Brigham Young

Brigham Young is sometimes referred to as the American Moses or the Great Colonizer. He emerged from the ranks of early Church leaders to lead thousands of religious refugees across the uncivilized western frontier of the United States. He took them into a harsh country, irrigated and cultivated it and established many successful settlements. As the first group of Latter-day Saint pioneers reached the Salt Lake Valley in 1847 after traveling 1,300 miles across the Great Plains, Brigham Young looked out over what was then a barren, dry desert and declared, "This is the right place."

Born 1 June 1801, Brigham Young was raised in a frontier settlement in Vermont and had only 11 days of formal schooling. He was an accomplished carpenter, joiner, painter and glazier.

His conversion to the Church was not immediate. For two years, he seriously examined the Book of Mormon, and then joined The Church of Jesus Christ of Latter-day Saints when he was convinced of its truth. He later led the Church as its second president for 30 years.

Brigham Young supervised the overland trek of 60,000 to 70,000 pioneers to the Salt Lake Valley from Illinois and other staging points, such as Iowa and Missouri, founded 350 to 400 settlements in Utah, Arizona, California, Idaho, Nevada and Wyoming, and established a system of land distribution later ratified by Congress.

Just four days after the first group of pioneers arrived in the barren Salt Lake Valley, Brigham Young drove his cane into the ground on the exact spot where the Salt Lake Temple now stands and declared, "Here will be the temple of our God."

In 1849, President Young established the Perpetual Emigration Fund to assist poor Latter-day Saint immigrants. The fund helped some 30,000 immigrants from the British Isles, Scandinavia, Switzerland, Germany and the Netherlands reach America — more than one-third of the total Latter-day Saint immigrants from Europe during that period.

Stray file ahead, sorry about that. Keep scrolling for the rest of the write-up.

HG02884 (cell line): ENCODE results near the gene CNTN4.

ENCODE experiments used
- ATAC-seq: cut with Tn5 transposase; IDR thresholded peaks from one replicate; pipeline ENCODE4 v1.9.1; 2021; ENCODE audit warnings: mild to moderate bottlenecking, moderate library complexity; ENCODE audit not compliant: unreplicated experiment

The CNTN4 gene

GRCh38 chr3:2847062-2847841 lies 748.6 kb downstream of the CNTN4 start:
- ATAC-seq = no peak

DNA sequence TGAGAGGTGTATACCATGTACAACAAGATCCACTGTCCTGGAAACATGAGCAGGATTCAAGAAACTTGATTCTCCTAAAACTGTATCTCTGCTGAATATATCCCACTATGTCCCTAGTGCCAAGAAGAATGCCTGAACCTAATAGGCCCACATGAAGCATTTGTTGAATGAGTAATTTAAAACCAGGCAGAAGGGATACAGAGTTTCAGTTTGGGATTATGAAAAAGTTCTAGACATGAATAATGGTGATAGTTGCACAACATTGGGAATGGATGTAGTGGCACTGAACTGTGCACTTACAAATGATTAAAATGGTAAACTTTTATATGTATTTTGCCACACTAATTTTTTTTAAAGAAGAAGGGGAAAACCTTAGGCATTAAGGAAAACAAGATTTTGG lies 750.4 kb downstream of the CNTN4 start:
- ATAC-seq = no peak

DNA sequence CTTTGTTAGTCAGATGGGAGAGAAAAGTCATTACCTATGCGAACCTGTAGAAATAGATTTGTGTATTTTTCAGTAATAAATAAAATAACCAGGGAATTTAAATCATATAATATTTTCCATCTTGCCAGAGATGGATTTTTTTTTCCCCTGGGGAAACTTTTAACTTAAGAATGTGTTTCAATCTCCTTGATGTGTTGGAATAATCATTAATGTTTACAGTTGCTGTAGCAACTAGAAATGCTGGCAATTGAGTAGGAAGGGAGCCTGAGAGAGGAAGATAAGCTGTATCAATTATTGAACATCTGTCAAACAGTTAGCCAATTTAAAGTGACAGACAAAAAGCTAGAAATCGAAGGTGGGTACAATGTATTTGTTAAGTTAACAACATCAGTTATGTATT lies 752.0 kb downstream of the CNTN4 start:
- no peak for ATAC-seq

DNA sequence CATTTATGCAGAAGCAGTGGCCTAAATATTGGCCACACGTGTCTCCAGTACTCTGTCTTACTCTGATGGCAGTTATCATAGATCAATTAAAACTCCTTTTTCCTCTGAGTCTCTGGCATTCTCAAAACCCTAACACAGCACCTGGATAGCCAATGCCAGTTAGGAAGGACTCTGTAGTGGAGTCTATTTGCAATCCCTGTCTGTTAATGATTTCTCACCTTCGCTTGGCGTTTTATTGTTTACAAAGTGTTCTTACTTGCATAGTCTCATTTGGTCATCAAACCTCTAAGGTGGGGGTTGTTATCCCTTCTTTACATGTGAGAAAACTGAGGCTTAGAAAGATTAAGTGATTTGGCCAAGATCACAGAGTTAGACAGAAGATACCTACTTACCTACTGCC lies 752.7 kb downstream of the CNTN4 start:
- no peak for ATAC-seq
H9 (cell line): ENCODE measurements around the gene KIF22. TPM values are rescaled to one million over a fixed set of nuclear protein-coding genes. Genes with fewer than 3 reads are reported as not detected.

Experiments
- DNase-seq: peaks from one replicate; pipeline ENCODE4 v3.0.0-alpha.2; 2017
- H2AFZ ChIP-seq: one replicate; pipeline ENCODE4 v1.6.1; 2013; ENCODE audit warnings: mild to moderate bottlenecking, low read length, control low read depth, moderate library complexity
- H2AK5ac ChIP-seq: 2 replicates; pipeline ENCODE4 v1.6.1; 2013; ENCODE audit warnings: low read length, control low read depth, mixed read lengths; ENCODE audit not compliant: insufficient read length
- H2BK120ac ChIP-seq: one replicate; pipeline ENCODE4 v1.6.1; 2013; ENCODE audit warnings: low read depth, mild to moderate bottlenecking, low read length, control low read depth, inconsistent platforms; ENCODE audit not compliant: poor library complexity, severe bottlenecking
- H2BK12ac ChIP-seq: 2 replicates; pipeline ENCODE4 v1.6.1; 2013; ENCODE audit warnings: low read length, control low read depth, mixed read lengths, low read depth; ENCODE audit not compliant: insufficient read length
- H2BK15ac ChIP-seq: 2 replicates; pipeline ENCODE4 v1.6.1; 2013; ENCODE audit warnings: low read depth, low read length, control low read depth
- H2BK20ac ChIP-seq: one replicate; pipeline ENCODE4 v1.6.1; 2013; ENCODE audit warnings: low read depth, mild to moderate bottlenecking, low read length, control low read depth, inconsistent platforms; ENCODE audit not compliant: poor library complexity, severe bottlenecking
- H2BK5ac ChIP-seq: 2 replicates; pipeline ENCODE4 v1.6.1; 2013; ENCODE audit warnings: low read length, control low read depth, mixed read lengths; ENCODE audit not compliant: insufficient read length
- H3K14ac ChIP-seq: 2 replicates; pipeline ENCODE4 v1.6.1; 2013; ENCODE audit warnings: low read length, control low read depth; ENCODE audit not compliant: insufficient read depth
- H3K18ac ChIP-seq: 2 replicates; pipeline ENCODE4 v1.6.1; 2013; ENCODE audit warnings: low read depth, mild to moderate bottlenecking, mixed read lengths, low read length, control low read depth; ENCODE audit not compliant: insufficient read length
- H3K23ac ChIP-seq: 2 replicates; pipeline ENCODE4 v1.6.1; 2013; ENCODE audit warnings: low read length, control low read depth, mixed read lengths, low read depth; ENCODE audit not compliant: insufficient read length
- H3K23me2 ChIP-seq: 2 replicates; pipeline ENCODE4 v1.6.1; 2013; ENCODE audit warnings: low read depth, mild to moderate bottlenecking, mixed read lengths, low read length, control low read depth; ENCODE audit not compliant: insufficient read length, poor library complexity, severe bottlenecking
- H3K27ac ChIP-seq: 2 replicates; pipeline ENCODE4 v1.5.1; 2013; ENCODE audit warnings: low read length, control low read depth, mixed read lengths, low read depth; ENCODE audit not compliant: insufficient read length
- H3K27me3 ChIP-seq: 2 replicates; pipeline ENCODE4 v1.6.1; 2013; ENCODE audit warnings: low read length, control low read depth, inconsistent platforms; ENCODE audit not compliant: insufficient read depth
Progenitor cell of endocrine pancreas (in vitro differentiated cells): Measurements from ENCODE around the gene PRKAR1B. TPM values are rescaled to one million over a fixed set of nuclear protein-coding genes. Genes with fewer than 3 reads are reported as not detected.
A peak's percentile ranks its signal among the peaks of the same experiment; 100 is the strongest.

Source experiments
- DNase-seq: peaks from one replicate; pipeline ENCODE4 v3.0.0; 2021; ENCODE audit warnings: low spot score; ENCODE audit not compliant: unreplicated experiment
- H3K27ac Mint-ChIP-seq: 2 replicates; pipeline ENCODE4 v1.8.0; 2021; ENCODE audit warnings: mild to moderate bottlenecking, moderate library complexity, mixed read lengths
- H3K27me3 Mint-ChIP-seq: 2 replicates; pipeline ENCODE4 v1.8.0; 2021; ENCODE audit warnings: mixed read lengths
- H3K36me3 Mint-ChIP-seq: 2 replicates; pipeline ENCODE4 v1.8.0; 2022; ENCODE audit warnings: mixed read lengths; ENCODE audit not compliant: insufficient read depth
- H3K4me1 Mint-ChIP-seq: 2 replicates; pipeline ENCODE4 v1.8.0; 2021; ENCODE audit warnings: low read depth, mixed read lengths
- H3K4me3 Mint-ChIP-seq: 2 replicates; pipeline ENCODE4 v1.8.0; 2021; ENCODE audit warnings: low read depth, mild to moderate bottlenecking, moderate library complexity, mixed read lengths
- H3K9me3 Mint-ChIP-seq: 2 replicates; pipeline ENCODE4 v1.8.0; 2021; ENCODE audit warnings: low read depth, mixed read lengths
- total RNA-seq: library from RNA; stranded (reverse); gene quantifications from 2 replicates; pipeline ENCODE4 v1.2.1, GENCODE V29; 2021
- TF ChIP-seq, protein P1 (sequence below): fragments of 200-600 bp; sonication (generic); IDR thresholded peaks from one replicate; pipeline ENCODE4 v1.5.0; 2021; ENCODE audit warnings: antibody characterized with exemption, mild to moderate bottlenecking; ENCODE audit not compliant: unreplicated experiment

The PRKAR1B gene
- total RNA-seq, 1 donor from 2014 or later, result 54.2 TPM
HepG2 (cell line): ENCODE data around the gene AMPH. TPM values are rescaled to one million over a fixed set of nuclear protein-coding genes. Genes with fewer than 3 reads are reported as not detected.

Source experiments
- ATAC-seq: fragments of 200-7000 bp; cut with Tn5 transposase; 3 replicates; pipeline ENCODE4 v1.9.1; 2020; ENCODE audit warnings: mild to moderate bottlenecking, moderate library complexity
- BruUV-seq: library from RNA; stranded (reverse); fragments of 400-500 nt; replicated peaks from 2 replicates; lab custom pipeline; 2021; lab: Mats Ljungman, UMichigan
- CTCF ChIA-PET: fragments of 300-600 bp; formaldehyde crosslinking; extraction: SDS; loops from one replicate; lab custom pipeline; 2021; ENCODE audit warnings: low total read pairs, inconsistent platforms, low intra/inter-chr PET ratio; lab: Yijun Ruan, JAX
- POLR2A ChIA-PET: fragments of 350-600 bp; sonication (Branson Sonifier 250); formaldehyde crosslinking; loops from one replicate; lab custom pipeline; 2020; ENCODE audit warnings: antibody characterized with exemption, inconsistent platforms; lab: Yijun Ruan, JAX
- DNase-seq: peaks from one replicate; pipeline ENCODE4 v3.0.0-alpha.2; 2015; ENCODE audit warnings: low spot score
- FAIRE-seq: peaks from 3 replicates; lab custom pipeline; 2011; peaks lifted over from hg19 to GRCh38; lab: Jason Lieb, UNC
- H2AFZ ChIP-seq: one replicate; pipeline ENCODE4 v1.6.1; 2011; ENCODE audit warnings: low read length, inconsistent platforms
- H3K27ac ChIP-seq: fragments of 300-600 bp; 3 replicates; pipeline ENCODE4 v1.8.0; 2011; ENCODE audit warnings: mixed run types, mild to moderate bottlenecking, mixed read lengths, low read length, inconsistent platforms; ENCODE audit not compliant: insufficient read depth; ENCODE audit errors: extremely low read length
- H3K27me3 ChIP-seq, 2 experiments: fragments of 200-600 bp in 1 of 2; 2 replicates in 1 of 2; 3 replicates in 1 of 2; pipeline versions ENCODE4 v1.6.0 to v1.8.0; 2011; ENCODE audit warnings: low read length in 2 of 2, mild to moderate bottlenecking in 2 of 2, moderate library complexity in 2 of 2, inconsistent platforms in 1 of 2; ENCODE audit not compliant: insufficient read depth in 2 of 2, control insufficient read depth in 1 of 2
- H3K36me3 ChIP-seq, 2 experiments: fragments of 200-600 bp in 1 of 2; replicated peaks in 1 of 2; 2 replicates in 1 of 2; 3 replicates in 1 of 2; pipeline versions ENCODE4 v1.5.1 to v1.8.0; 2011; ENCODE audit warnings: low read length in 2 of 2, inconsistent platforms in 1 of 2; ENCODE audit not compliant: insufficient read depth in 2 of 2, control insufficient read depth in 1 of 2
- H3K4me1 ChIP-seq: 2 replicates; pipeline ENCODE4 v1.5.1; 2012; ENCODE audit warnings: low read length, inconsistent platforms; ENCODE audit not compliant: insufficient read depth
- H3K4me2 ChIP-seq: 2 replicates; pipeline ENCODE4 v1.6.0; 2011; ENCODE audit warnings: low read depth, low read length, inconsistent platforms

Brigham Young also served two terms as the first territorial governor of Utah and as the first superintendent of Indian affairs of Utah Territory. In addition, he contracted for and assisted in building telegraph and railroad lines, established a broad range of industries and businesses — including America's first department store, Zions Cooperative Mercantile Institution — and was a proponent of giving women the right to vote.

Despite limited formal schooling, Brigham Young was an advocate of education. He founded the institutions that would later become Brigham Young University in Provo, Utah, and the University of Utah in Salt Lake City.

Brigham Young was also known for his practice of plural marriage. He married at least 20 women, 16 of whom bore him 57 children. The Church later rescinded plural marriage, and has not condoned the practice for more than 100 years. Today, the practicing of polygamy carries with it the penalty of excommunication.

Brigham Young died following an illness on 29 August 1877 at his home in Salt Lake City. He was 76 years old.

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